Infant joint attention, neural networks and social cognition

Peter Clive Mundy, William Jarrold

Research output: Contribution to journalArticlepeer-review

110 Scopus citations


Neural network models of attention can provide a unifying approach to the study of human cognitive and emotional development (Posner & Rothbart, 2007). In this paper we argue that a neural network approach to the infant development of joint attention can inform our understanding of the nature of human social learning, symbolic thought process and social cognition. At its most basic, joint attention involves the capacity to coordinate one's own visual attention with that of another person. We propose that joint attention development involves increments in the capacity to engage in simultaneous or parallel processing of information about one's own attention and the attention of other people. Infant practice with joint attention is both a consequence and an organizer of the development of a distributed and integrated brain network involving frontal and parietal cortical systems. This executive distributed network first serves to regulate the capacity of infants to respond to and direct the overt behavior of other people in order to share experience with others through the social coordination of visual attention. In this paper we describe this parallel and distributed neural network model of joint attention development and discuss two hypotheses that stem from this model. One is that activation of this distributed network during coordinated attention enhances the depth of information processing and encoding beginning in the first year of life. We also propose that with development, joint attention becomes internalized as the capacity to socially coordinate mental attention to internal representations. As this occurs the executive joint attention network makes vital contributions to the development of human symbolic thinking and social cognition.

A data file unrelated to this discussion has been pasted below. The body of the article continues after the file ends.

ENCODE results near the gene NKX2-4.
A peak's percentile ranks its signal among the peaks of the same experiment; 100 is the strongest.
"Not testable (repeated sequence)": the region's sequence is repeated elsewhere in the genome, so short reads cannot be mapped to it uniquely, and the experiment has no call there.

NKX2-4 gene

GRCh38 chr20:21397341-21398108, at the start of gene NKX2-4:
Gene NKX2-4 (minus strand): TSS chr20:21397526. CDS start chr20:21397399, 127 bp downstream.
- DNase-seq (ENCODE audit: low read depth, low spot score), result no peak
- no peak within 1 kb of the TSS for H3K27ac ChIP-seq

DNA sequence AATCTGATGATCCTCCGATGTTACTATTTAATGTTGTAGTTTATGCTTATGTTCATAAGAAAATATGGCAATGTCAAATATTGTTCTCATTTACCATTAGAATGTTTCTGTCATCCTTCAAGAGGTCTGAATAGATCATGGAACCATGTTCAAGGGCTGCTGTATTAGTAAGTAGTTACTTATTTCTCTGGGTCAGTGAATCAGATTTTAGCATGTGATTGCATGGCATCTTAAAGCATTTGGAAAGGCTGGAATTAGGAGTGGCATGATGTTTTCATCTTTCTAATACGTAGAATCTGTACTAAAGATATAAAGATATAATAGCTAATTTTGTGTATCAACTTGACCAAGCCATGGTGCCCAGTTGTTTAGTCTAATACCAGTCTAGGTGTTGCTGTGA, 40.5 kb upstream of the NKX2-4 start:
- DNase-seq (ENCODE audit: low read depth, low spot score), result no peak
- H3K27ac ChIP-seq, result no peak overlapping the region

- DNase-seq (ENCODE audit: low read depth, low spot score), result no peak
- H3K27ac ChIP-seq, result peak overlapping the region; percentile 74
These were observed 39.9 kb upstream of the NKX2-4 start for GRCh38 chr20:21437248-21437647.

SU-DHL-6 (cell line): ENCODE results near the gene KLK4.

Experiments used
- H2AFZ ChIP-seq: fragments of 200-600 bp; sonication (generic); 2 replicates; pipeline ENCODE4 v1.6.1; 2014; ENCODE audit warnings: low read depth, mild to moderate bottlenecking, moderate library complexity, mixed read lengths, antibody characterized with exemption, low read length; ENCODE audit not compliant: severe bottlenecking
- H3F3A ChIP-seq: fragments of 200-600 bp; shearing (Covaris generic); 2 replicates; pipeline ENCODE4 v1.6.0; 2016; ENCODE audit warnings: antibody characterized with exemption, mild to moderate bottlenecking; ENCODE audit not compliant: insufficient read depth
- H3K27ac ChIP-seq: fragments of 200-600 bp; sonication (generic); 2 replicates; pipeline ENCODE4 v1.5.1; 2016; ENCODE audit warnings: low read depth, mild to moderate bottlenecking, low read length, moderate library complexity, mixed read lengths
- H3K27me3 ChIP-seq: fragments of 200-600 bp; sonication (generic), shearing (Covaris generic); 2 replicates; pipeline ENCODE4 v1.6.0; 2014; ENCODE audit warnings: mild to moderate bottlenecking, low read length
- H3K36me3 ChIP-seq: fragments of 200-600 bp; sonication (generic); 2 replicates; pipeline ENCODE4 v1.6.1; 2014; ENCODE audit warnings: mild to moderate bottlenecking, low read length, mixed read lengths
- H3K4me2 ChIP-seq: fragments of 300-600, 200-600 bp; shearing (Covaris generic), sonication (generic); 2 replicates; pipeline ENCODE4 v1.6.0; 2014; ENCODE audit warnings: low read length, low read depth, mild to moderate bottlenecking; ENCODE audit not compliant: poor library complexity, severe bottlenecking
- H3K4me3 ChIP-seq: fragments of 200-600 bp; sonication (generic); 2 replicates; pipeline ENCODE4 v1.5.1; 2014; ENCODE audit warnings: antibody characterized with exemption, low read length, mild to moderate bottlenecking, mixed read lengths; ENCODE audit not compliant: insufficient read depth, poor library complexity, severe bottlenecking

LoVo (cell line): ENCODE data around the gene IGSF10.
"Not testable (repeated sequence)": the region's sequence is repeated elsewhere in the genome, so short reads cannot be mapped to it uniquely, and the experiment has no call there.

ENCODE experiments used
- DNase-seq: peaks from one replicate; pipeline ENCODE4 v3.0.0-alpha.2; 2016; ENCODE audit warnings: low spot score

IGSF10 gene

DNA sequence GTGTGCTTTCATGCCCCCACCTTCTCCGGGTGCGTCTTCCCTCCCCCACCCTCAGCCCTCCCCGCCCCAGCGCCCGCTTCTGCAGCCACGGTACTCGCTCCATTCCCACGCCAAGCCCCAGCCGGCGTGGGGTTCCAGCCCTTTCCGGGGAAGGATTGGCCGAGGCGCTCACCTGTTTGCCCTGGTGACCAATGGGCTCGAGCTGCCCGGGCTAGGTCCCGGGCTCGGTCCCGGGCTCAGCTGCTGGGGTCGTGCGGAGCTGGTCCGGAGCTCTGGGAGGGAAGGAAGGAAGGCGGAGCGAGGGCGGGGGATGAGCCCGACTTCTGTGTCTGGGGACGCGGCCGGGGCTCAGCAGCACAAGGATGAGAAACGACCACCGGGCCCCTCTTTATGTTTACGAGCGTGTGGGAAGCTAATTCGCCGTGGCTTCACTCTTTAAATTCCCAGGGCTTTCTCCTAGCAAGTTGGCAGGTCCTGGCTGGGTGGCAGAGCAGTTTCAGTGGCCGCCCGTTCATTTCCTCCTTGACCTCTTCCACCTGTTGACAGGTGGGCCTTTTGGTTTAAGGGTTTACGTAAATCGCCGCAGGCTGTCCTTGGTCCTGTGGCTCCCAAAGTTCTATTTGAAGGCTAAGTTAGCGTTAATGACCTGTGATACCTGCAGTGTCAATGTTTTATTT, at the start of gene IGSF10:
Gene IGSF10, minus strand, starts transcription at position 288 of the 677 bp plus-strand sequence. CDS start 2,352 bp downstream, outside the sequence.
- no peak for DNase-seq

Original languageEnglish (US)
Pages (from-to)985-997
Number of pages13
JournalNeural Networks
Issue number8-9
StatePublished - Oct 2010


  • Infant development
  • Joint attention
  • Neurodevelopment
  • Parallel and distributed cognition
  • Social cognition
  • Social learning

ASJC Scopus subject areas

  • Artificial Intelligence
  • Cognitive Neuroscience


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